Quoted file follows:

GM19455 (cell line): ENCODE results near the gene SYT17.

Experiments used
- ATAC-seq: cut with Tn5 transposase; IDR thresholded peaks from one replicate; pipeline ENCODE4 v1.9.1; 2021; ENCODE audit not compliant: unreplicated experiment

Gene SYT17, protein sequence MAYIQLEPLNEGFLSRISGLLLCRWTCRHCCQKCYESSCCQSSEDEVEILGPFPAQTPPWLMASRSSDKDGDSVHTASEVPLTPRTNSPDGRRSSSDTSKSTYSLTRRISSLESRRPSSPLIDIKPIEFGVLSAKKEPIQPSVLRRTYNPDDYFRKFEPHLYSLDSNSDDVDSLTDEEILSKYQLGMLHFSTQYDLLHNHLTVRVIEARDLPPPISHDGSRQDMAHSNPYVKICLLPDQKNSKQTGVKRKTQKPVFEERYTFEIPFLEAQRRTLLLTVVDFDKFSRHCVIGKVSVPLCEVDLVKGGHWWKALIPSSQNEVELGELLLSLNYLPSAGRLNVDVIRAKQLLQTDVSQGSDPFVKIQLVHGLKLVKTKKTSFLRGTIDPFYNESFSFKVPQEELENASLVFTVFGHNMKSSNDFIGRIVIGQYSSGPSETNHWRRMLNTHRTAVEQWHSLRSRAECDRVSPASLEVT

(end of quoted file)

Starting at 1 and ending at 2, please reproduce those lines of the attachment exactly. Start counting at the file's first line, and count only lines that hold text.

GM19455 (cell line): ENCODE results near the gene SYT17.

Experiments used